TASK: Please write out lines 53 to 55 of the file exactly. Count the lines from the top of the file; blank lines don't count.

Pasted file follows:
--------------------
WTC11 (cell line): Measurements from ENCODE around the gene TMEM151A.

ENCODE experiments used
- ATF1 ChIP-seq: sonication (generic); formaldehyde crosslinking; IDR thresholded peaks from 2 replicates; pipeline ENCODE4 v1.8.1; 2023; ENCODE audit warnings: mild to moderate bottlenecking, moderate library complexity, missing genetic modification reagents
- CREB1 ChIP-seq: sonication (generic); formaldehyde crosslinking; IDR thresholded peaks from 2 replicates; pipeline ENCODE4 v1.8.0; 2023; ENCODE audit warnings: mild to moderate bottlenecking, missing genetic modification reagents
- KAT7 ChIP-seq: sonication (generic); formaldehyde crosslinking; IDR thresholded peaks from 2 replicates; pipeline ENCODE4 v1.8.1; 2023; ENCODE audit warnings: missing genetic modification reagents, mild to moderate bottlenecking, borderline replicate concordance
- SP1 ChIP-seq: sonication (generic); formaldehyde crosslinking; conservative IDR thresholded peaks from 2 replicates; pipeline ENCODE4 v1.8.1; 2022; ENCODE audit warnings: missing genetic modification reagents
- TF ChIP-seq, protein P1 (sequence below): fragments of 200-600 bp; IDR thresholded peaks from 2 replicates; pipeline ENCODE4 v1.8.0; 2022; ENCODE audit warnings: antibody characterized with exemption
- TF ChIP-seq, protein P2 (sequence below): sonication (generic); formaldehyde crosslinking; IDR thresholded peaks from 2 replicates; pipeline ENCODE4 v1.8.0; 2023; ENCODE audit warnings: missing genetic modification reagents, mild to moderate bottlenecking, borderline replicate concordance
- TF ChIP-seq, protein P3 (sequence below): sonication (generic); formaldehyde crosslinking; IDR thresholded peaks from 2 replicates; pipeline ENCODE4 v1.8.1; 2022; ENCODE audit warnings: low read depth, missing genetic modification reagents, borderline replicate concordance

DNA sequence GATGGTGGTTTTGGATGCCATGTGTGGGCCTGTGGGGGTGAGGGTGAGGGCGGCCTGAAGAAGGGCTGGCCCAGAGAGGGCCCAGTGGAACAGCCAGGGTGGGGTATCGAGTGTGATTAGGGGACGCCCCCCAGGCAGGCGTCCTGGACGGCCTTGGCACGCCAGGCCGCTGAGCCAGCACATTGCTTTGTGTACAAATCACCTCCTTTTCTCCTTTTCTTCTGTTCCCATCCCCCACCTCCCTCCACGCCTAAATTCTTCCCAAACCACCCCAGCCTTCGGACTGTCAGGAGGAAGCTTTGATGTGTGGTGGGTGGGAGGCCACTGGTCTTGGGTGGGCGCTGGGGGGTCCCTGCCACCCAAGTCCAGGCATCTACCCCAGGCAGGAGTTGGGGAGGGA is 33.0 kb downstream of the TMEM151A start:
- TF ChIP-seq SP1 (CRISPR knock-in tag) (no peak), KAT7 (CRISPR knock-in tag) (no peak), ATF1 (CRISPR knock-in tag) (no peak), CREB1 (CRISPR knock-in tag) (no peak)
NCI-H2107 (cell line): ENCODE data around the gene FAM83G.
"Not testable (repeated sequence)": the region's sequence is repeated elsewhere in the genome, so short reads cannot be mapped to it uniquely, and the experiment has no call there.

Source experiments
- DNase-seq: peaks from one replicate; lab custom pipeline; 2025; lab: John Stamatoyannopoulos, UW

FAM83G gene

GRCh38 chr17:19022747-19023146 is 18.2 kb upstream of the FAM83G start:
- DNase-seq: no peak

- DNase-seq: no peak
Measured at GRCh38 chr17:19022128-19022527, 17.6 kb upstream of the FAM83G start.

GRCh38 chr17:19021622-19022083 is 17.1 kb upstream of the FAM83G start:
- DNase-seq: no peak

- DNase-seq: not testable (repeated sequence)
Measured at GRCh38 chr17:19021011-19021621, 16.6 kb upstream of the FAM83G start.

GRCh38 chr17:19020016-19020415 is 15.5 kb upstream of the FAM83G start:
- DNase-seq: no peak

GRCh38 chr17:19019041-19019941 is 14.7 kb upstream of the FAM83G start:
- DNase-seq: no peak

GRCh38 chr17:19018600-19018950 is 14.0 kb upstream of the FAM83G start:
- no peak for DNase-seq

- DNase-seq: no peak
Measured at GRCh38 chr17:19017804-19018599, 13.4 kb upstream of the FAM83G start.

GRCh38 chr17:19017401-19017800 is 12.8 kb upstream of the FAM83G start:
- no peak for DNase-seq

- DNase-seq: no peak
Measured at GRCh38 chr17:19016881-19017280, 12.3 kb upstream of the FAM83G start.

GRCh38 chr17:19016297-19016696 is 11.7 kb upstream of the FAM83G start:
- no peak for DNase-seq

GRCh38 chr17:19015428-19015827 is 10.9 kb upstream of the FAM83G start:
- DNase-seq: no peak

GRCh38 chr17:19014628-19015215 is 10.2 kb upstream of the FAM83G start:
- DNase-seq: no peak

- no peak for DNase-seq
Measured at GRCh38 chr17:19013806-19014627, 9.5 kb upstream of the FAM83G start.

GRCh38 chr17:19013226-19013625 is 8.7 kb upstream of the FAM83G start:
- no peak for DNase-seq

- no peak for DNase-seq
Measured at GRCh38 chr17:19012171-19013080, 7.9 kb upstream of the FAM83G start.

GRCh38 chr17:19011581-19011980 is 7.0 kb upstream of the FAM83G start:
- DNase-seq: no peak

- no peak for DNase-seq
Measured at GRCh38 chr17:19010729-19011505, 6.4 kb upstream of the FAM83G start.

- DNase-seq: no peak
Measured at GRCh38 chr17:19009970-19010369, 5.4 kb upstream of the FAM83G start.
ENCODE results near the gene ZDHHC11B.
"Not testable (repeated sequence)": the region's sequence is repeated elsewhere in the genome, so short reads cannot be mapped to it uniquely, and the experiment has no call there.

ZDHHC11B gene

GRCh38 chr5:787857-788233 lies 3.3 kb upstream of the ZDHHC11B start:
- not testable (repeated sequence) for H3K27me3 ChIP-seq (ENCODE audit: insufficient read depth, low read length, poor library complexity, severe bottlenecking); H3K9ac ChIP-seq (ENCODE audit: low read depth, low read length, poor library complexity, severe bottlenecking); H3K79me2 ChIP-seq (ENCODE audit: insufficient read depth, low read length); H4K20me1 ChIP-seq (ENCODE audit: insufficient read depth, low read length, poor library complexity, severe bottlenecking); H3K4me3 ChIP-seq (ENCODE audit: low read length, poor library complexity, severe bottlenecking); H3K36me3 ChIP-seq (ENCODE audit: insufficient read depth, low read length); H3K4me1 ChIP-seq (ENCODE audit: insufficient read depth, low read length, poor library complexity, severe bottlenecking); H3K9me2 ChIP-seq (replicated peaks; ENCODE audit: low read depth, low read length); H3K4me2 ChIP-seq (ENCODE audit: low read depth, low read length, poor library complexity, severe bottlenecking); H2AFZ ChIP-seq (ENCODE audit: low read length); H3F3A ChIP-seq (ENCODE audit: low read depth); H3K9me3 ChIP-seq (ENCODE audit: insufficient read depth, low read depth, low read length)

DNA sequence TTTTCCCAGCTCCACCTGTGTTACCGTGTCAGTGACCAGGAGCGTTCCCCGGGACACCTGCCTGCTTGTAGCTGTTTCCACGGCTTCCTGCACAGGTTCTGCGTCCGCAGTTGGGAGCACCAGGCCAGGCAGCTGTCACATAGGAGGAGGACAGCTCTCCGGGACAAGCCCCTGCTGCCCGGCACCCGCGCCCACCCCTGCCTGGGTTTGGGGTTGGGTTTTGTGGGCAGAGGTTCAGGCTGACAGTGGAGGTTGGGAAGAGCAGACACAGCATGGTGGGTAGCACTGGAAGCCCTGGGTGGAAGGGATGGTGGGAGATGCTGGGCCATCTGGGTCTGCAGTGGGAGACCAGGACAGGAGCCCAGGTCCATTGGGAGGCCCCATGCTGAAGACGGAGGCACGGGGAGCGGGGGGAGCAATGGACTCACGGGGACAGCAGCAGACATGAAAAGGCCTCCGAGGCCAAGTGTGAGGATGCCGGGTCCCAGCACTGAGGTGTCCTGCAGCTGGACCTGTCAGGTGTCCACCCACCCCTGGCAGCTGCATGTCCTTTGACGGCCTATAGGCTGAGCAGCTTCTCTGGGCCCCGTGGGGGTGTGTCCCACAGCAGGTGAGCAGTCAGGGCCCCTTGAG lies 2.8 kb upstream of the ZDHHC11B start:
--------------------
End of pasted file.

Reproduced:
- DNase-seq: no peak
Measured at GRCh38 chr17:19009970-19010369, 5.4 kb upstream of the FAM83G start.
ENCODE results near the gene ZDHHC11B.